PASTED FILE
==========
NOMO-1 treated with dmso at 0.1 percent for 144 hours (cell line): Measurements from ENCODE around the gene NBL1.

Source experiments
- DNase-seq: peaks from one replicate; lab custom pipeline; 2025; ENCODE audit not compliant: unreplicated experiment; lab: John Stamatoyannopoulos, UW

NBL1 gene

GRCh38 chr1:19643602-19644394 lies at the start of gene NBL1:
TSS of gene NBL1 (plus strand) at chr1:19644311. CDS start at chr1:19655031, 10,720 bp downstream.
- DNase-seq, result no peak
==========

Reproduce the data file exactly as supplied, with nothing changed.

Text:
NOMO-1 treated with dmso at 0.1 percent for 144 hours (cell line): Measurements from ENCODE around the gene NBL1.

Source experiments
- DNase-seq: peaks from one replicate; lab custom pipeline; 2025; ENCODE audit not compliant: unreplicated experiment; lab: John Stamatoyannopoulos, UW

NBL1 gene

GRCh38 chr1:19643602-19644394 lies at the start of gene NBL1:
TSS of gene NBL1 (plus strand) at chr1:19644311. CDS start at chr1:19655031, 10,720 bp downstream.
- DNase-seq, result no peak